www.digitalmars.com         C & C++   DMDScript  

digitalmars.D - C++Now! 2012 slides

reply "bearophile" <bearophileHUGS lycos.com> writes:
The slide packs of the conference C++Now! 2012 are available:
https://github.com/boostcon/cppnow_presentations_2012

Some of those slides packs seems too much large for the GitHub 
blob serving interface. To solve this problem download them all 
from as zip here (large amount of stuff):
https://github.com/boostcon/cppnow_presentations_2012/downloads

Among those many (sometimes large) slides packs there is some 
good stuff. I think some of that stuff is interesting for D 
programmers too. I have chosen four of them.

----------------------------

"50 Boost C++ Libraries in 180 minutes", by Boris Schaling:

Among the Libraries shown, in Phobos I'd like the 12 libraries:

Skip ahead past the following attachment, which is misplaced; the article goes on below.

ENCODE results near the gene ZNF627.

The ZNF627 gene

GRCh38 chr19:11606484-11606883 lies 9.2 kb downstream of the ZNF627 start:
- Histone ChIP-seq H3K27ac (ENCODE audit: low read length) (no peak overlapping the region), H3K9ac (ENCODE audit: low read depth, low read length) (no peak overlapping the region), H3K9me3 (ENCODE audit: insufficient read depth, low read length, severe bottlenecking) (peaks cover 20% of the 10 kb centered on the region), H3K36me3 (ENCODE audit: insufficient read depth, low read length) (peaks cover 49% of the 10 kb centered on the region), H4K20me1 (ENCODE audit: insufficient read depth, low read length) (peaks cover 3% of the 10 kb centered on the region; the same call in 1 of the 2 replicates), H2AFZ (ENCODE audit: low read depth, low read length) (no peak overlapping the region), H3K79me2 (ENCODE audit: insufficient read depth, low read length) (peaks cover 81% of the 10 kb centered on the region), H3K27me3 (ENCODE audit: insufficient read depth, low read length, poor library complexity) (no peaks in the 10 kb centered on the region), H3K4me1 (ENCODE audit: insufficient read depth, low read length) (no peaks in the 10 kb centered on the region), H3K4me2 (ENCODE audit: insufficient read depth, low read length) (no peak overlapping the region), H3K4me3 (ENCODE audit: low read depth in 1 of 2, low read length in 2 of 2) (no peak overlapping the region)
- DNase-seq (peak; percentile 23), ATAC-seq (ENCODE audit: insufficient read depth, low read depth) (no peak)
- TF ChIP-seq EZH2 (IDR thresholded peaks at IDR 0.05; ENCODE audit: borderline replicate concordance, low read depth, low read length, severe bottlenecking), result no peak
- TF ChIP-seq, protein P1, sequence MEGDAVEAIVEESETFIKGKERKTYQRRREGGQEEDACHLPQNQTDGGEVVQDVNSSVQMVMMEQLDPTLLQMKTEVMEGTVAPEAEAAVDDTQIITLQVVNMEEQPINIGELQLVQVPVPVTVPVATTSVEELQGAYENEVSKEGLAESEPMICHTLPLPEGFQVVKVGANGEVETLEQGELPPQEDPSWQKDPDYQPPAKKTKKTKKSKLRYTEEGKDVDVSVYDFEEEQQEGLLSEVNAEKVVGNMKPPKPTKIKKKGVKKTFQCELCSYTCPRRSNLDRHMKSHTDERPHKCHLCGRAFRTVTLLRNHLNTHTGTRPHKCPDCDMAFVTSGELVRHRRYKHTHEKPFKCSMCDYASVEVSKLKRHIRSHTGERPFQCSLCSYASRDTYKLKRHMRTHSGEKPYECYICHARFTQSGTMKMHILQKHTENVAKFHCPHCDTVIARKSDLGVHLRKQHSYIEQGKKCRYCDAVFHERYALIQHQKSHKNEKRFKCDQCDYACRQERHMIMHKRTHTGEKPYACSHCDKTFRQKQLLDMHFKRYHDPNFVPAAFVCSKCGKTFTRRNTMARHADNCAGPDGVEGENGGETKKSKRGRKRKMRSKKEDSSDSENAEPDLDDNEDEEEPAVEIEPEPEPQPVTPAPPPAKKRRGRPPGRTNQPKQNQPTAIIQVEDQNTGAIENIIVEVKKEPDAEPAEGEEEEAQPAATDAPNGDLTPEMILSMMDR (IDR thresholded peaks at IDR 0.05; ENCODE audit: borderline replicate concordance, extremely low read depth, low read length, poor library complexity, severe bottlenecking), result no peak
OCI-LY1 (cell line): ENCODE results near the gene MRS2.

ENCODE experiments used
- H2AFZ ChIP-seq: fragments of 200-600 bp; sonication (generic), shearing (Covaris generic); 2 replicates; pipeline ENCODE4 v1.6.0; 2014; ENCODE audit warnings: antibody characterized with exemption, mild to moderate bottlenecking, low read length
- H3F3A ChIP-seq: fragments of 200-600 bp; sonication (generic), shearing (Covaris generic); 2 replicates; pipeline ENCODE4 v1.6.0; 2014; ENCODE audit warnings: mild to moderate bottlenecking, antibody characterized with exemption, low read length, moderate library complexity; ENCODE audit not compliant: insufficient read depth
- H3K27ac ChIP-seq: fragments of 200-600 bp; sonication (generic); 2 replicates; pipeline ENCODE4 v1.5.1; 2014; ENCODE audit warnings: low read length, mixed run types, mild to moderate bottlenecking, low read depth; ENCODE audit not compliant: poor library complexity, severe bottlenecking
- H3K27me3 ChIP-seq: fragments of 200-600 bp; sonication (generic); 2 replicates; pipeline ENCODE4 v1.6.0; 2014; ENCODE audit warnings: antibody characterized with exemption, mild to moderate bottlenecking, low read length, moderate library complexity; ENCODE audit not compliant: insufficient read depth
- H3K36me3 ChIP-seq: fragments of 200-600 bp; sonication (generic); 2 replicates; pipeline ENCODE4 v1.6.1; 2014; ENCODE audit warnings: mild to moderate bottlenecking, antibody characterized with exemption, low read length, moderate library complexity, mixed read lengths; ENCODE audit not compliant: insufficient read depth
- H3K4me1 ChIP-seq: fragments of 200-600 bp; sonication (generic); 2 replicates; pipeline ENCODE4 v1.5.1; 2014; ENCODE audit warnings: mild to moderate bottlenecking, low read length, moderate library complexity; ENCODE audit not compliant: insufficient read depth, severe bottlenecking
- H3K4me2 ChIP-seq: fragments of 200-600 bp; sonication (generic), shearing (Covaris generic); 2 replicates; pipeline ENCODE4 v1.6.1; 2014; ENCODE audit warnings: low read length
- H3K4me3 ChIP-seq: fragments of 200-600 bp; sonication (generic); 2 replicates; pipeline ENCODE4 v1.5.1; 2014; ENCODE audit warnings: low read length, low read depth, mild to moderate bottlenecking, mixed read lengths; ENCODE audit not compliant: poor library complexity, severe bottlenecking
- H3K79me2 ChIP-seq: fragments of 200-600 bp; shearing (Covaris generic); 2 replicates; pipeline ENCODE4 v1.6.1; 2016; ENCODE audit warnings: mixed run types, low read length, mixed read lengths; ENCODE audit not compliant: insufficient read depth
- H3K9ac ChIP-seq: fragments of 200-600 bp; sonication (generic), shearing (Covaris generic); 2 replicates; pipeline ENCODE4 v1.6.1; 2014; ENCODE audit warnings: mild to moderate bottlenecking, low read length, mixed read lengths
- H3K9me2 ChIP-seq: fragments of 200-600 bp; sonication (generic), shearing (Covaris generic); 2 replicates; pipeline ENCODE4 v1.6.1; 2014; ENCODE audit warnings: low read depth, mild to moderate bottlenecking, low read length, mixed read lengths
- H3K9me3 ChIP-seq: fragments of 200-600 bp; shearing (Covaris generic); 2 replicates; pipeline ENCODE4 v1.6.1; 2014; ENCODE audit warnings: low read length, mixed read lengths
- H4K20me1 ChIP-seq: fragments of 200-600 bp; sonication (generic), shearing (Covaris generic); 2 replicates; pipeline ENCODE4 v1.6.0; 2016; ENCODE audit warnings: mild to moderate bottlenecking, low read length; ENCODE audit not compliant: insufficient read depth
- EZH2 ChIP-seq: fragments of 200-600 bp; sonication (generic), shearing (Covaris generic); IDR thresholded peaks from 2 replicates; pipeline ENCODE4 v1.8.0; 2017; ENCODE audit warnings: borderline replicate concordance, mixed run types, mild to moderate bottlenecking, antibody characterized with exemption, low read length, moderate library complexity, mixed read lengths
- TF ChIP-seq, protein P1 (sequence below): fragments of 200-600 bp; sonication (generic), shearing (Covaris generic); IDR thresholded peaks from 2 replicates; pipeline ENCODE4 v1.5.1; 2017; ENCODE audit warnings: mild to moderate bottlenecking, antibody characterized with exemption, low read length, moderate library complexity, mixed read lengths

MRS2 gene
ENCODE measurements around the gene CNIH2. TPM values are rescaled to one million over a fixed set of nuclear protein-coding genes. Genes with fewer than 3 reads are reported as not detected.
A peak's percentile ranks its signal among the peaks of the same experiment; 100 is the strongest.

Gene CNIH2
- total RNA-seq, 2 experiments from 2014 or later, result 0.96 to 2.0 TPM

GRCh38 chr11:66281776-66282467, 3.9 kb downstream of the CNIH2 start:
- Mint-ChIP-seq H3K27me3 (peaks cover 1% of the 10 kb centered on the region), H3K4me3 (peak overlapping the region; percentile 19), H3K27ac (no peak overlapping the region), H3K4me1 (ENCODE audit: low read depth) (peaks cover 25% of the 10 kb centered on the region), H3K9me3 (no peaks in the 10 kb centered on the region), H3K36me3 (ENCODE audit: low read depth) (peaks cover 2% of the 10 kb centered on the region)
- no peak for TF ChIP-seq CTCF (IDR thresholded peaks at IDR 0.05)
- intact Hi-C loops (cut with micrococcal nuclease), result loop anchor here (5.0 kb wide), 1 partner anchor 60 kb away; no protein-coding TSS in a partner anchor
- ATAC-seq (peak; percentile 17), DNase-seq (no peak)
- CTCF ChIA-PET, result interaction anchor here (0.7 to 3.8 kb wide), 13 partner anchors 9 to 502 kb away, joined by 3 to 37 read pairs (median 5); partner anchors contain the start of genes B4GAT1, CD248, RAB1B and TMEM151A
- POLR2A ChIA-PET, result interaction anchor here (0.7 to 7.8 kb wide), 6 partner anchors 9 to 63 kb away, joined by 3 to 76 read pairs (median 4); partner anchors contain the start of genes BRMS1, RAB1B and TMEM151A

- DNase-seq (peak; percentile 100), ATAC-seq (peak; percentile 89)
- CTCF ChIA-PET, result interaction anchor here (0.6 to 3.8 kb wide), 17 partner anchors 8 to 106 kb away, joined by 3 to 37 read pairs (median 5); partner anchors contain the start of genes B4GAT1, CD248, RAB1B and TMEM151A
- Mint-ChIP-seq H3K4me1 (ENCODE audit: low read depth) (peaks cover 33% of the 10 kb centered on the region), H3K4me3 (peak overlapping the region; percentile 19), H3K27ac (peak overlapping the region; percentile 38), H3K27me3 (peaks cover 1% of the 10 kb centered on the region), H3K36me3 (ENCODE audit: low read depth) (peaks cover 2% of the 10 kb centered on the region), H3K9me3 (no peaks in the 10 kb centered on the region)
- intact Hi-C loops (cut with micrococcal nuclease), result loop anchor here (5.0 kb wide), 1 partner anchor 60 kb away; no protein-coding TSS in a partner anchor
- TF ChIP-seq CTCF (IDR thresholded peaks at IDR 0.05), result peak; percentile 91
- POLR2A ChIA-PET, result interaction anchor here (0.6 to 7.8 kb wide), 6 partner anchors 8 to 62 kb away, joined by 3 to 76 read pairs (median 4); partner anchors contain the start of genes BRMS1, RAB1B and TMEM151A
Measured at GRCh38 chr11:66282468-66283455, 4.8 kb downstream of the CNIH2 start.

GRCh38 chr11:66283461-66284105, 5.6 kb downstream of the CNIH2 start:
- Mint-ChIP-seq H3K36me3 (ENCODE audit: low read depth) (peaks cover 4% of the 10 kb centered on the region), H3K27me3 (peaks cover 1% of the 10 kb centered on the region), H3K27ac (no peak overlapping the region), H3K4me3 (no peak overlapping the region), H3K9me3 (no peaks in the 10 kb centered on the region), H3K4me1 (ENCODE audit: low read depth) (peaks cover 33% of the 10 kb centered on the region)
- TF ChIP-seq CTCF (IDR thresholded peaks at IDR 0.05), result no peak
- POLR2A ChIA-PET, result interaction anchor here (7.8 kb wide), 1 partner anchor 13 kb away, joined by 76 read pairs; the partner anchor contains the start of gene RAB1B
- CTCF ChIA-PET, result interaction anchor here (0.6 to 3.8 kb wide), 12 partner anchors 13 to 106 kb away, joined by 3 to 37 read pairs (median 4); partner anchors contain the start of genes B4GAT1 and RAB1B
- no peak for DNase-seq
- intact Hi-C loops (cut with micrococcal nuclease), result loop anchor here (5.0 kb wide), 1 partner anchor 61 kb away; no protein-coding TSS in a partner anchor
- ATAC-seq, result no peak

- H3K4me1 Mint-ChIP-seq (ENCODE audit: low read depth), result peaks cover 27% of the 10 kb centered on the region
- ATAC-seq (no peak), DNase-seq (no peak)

- Boost.Pool Memory management with an allocator based on a 
singleton.
- Boost.Multiindex Create new containers which provide multiple 
interfaces to lookup items.
- Boost.Bimap A ready-to-use container based on Boost.Multiindex 
with exactly two interfaces.
- Boost.CircularBuffer A fixed-size container which overwrites 
items if you keep on inserting more (I'd like a dynamic version 
too of this).
- Boost.DynamicBitset Works exactly like std::bitset except that 
the size can be set (and modified) at run-time (in Phobos I'd 
like a in-place-allocated fixed-size one too).
- Boost.Flyweight Flyweight pattern: Sharing common data between 
objects to minimize memory usage.
- Boost.Accumulators Containers which calculate new results 
whenever a new value is pushed into them.
- Boost.Rational Use exact representations of rational numbers 
like 1/3 in C++.
- Boost.Graph A library to solve problems like finding the